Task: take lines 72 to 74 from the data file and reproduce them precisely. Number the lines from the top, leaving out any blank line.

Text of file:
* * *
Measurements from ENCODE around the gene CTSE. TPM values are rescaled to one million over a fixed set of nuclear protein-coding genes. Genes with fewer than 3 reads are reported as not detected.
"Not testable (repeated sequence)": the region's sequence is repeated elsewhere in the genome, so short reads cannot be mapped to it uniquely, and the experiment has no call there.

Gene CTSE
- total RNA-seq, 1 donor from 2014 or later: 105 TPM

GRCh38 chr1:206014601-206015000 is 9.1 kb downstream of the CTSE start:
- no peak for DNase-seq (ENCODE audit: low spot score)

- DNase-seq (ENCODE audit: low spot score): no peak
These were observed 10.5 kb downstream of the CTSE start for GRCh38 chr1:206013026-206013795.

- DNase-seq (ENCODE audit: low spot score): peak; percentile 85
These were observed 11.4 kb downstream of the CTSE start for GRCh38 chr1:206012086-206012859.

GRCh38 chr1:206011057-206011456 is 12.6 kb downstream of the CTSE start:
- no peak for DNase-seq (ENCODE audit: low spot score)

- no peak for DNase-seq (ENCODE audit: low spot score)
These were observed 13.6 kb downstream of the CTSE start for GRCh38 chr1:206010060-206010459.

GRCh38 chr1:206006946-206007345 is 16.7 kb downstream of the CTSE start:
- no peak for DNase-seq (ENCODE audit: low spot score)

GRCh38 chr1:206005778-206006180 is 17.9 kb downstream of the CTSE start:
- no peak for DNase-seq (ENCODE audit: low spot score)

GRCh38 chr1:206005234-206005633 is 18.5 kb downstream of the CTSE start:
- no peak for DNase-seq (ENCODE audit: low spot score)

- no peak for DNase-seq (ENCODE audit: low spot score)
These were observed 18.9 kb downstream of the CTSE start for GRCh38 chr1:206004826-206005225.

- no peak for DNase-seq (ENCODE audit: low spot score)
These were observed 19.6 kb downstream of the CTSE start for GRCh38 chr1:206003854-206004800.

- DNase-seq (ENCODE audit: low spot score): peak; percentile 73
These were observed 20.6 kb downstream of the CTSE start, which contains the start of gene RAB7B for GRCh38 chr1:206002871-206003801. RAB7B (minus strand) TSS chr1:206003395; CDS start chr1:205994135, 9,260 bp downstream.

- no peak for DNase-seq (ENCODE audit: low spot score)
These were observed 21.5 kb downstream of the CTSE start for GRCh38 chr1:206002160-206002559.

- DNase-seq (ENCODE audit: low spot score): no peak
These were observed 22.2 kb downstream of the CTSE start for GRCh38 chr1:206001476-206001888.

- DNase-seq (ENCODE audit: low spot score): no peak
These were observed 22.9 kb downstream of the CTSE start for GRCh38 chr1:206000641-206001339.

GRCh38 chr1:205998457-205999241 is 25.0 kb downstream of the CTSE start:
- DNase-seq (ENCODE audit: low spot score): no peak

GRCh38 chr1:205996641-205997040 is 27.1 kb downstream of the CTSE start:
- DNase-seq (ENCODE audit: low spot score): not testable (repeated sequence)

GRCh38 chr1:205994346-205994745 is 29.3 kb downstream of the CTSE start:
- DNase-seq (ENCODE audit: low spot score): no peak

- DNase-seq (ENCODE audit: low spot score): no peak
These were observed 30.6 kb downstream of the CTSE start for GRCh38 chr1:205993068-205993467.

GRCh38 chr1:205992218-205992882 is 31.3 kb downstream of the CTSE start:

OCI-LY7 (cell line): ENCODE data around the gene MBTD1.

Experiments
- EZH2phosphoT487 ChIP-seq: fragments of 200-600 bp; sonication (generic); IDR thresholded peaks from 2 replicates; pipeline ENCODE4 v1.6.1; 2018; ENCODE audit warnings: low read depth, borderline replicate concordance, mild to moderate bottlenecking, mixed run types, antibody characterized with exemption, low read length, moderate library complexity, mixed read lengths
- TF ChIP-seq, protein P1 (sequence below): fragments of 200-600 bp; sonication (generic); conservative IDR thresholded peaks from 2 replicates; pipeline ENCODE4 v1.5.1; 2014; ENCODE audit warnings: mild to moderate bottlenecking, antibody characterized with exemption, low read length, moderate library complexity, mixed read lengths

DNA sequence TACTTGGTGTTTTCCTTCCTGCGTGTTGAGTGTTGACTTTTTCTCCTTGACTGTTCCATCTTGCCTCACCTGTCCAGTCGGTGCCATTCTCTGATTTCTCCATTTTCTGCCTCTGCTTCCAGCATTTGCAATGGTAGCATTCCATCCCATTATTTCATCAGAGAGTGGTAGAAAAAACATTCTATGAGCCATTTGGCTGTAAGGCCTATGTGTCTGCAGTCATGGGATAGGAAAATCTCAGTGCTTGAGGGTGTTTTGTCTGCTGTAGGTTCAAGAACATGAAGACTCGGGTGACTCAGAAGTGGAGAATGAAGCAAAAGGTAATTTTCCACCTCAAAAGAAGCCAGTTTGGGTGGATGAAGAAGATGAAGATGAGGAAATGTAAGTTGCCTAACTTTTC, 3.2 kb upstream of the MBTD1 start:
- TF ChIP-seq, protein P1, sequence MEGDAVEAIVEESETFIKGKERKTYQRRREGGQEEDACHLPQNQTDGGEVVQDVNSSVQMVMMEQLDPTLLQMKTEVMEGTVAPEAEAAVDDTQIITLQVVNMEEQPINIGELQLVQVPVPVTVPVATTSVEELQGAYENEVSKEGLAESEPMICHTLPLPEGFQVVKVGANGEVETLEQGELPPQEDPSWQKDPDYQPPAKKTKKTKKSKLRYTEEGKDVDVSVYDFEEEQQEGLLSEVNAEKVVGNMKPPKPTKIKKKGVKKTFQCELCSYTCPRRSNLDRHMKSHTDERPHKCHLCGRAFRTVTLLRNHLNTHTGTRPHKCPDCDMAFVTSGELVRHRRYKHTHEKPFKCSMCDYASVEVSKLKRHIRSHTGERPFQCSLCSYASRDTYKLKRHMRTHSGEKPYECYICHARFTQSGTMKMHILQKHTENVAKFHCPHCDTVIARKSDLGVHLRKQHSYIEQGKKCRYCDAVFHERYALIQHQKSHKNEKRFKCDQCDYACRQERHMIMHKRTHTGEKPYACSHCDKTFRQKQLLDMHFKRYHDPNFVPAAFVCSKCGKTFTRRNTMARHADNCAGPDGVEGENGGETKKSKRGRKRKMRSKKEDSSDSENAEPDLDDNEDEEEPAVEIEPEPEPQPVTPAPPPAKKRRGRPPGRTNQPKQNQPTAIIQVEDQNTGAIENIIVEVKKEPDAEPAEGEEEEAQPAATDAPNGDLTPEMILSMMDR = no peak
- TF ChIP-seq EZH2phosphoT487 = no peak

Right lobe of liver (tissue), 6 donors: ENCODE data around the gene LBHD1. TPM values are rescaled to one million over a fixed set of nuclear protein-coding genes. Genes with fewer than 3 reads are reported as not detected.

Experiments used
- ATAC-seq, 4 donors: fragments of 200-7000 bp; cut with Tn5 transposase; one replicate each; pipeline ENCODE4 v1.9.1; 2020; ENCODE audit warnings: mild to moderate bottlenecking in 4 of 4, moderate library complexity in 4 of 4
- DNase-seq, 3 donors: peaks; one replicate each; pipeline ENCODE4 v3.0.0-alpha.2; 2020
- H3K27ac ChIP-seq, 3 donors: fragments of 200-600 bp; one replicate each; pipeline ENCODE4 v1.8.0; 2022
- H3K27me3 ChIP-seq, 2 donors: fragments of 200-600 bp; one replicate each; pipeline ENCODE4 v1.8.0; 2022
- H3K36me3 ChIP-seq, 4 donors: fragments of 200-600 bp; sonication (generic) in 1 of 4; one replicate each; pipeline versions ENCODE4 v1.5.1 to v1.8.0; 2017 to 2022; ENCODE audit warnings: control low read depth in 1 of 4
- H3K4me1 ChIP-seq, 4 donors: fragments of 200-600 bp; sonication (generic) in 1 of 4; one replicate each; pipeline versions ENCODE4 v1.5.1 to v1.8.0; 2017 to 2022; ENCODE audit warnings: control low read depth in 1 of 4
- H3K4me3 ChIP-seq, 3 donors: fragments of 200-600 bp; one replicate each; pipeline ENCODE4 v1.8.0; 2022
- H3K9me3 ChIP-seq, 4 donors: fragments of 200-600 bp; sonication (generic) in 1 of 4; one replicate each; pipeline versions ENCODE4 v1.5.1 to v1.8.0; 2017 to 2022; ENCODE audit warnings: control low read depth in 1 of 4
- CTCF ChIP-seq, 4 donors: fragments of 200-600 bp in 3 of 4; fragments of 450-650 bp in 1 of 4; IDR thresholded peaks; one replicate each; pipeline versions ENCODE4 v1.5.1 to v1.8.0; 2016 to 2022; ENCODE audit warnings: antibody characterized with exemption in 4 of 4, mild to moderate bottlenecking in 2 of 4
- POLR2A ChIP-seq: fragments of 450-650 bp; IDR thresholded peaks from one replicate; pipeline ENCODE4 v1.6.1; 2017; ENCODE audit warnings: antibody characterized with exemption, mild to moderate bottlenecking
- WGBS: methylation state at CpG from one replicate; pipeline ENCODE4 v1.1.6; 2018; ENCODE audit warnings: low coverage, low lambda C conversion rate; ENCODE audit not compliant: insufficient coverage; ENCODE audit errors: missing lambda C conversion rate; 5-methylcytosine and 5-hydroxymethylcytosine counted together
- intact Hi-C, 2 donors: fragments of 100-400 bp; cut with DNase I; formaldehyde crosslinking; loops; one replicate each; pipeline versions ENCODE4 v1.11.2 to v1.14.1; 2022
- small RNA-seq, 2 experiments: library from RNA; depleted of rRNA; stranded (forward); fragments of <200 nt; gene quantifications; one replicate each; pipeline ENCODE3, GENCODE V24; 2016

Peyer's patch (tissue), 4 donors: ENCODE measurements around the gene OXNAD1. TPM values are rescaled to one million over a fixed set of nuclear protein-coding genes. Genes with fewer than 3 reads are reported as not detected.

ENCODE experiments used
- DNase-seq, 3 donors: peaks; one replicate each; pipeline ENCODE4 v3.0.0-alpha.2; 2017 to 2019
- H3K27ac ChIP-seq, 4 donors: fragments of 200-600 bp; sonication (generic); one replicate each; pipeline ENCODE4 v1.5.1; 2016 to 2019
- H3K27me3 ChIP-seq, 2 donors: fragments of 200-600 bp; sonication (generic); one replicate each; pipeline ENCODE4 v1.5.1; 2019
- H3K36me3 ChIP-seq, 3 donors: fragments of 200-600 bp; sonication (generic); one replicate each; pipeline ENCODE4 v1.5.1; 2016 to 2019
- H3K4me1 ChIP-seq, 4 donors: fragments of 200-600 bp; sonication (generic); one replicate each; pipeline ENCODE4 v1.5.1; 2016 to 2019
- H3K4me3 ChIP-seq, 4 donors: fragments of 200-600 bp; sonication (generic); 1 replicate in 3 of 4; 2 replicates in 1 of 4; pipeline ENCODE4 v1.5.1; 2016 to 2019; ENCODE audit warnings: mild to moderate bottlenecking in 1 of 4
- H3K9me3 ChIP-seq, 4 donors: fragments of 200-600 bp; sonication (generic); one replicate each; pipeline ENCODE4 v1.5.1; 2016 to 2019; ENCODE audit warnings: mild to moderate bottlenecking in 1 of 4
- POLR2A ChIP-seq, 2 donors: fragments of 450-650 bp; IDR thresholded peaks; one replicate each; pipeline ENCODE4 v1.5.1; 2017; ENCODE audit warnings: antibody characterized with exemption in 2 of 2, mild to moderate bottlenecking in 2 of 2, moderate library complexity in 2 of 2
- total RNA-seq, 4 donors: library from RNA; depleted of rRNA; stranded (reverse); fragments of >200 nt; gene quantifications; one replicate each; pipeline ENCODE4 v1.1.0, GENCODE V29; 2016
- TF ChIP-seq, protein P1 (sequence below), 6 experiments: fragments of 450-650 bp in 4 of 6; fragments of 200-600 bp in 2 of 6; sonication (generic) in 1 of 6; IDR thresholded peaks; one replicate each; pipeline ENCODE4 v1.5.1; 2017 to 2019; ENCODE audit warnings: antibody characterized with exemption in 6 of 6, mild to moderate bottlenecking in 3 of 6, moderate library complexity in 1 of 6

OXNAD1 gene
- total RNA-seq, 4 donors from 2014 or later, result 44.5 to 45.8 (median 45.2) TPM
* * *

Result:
- H3K9me3 ChIP-seq, 4 donors: fragments of 200-600 bp; sonication (generic); one replicate each; pipeline ENCODE4 v1.5.1; 2016 to 2019; ENCODE audit warnings: mild to moderate bottlenecking in 1 of 4
- POLR2A ChIP-seq, 2 donors: fragments of 450-650 bp; IDR thresholded peaks; one replicate each; pipeline ENCODE4 v1.5.1; 2017; ENCODE audit warnings: antibody characterized with exemption in 2 of 2, mild to moderate bottlenecking in 2 of 2, moderate library complexity in 2 of 2
- total RNA-seq, 4 donors: library from RNA; depleted of rRNA; stranded (reverse); fragments of >200 nt; gene quantifications; one replicate each; pipeline ENCODE4 v1.1.0, GENCODE V29; 2016